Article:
OSLO, May 24 (Reuters) - Energy firms operating offshore Norway on Wednesday agreed wage deals for 2017 with the two largest trade unions representing oil and gas workers, while talks with a smaller union will continue at a later stage under mandatory mediation rules.
Industri Energi and Safe, representing some 87 percent of Norwegian oil workers, said the outcome of the talks was disappointing, but added they had nevertheless accepted it as they did not have the right to go on strike this year due to a clause in last year’s agreement.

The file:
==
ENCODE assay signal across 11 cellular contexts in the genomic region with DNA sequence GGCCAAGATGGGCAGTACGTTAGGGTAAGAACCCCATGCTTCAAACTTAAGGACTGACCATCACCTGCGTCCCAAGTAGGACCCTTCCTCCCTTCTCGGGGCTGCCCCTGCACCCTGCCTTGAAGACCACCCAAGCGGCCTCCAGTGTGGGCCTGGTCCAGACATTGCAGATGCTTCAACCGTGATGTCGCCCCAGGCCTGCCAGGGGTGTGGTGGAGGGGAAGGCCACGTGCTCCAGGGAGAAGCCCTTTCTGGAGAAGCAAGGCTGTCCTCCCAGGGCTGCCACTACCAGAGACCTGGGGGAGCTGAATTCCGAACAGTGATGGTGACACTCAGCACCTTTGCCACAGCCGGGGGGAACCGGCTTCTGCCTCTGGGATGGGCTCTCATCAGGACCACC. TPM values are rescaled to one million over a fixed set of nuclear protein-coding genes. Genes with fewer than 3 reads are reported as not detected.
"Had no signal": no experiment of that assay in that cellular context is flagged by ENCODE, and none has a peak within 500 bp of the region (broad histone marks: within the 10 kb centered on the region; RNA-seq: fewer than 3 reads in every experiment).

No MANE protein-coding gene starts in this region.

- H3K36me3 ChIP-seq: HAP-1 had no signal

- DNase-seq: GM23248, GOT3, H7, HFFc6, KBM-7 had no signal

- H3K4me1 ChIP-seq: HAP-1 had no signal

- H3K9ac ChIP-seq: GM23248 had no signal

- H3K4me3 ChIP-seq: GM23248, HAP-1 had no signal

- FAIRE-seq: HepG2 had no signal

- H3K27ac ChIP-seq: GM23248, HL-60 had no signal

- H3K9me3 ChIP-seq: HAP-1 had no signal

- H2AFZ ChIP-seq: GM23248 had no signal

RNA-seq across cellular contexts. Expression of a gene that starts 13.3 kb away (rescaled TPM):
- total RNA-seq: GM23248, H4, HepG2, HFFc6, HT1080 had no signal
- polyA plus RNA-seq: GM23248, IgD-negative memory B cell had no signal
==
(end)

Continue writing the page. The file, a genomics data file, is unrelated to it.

Lederne, a third union representing some 13 percent of Norwegian oil and gas workers or about 1,000 people, does have the right to go on strike, and said it had rejected the oil firms’ offer.
Under Norwegian law, the talks involving Lederne will now proceed to a state mediator, which must be conducted before any strike is allowed.
Norway is western Europe’s top oil and gas producer with daily output in April of around 2.1 million barrels of oil, condensate and natural gas liquids, as well as natural gas corresponding to about 1.7 million barrels of oil equivalent.
Top operators offshore Norway include, among others, Statoil , Aker BP, Total, Exxon Mobil , Shell and Centrica. (Reporting by Oslo newsroom; Editing by Mark Potter)